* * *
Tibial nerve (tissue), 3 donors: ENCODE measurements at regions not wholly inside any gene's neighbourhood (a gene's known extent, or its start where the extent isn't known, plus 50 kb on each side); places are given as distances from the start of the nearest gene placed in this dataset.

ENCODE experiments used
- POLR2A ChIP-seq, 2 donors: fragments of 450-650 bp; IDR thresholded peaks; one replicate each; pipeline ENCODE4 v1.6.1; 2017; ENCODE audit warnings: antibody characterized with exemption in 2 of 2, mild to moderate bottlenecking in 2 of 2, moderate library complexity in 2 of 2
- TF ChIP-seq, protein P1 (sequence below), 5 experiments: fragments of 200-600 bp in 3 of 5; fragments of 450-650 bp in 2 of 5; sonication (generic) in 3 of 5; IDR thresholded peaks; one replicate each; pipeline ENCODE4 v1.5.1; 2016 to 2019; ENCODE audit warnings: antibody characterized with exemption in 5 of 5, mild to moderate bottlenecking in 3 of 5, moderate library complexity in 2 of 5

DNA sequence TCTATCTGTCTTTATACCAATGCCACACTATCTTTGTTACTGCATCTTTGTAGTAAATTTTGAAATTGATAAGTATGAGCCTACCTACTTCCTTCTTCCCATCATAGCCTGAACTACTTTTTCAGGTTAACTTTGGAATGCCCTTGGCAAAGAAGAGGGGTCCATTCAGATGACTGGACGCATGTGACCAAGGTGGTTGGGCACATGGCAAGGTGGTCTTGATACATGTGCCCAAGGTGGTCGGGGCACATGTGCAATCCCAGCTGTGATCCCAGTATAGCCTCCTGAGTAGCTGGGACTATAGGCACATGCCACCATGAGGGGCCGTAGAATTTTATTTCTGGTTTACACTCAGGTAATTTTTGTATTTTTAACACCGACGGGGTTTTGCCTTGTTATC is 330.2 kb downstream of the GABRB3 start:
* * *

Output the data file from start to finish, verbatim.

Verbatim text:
Tibial nerve (tissue), 3 donors: ENCODE measurements at regions not wholly inside any gene's neighbourhood (a gene's known extent, or its start where the extent isn't known, plus 50 kb on each side); places are given as distances from the start of the nearest gene placed in this dataset.

ENCODE experiments used
- POLR2A ChIP-seq, 2 donors: fragments of 450-650 bp; IDR thresholded peaks; one replicate each; pipeline ENCODE4 v1.6.1; 2017; ENCODE audit warnings: antibody characterized with exemption in 2 of 2, mild to moderate bottlenecking in 2 of 2, moderate library complexity in 2 of 2
- TF ChIP-seq, protein P1 (sequence below), 5 experiments: fragments of 200-600 bp in 3 of 5; fragments of 450-650 bp in 2 of 5; sonication (generic) in 3 of 5; IDR thresholded peaks; one replicate each; pipeline ENCODE4 v1.5.1; 2016 to 2019; ENCODE audit warnings: antibody characterized with exemption in 5 of 5, mild to moderate bottlenecking in 3 of 5, moderate library complexity in 2 of 5

DNA sequence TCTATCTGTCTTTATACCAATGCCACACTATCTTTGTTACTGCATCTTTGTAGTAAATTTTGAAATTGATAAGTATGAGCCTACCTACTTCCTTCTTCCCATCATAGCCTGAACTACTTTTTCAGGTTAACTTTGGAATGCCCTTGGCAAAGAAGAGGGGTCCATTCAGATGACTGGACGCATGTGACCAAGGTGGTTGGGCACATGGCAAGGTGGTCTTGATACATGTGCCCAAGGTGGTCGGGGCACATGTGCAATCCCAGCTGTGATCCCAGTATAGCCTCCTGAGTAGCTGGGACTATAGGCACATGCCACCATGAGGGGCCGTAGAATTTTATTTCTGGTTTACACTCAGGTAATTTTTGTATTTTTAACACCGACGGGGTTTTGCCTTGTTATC is 330.2 kb downstream of the GABRB3 start: